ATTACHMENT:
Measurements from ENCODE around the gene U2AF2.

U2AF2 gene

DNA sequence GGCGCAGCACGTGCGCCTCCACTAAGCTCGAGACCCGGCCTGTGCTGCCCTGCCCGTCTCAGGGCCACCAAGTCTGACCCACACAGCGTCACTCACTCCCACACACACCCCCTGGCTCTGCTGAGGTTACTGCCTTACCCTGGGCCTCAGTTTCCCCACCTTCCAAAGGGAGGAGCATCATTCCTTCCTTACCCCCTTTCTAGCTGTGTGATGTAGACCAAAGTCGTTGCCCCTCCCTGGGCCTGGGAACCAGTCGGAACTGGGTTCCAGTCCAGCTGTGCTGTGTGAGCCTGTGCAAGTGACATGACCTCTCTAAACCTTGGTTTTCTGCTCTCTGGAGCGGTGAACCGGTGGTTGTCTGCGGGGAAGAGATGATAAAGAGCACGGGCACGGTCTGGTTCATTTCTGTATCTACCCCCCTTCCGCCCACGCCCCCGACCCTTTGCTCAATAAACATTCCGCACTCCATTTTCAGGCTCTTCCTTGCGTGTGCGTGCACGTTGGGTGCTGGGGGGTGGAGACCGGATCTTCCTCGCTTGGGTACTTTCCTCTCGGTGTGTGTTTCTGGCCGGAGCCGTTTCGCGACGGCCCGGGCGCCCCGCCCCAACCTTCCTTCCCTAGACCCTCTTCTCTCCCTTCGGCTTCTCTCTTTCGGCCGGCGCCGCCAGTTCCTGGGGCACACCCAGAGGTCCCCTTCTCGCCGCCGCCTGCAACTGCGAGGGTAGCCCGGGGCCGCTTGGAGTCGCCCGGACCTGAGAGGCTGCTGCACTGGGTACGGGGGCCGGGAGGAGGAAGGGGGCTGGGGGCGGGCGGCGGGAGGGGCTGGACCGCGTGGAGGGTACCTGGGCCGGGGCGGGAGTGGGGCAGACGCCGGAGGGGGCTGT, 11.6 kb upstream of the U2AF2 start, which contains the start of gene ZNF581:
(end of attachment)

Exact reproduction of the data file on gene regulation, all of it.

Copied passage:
Measurements from ENCODE around the gene U2AF2.

U2AF2 gene

DNA sequence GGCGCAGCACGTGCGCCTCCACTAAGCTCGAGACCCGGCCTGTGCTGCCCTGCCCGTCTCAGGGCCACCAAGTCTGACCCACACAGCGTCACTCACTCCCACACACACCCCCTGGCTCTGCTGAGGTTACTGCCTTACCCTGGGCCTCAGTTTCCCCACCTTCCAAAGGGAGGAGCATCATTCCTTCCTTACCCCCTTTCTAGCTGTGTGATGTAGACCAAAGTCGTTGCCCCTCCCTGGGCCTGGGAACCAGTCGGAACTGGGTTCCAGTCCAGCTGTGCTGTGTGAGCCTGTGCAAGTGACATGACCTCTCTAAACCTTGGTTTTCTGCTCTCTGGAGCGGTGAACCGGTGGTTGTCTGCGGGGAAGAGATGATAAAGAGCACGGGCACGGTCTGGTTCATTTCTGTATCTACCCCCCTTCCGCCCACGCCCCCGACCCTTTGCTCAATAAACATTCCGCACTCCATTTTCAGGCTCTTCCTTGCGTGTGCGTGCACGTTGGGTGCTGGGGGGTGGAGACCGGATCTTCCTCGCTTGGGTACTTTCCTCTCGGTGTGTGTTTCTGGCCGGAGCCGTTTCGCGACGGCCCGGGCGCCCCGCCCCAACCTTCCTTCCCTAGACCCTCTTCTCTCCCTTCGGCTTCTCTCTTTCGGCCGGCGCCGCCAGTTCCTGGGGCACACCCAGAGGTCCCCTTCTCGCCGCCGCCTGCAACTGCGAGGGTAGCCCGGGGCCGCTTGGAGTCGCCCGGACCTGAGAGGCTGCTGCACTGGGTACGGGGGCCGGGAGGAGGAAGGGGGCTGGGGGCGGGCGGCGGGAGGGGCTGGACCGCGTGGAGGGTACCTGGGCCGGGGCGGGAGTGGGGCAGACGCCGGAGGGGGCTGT, 11.6 kb upstream of the U2AF2 start, which contains the start of gene ZNF581: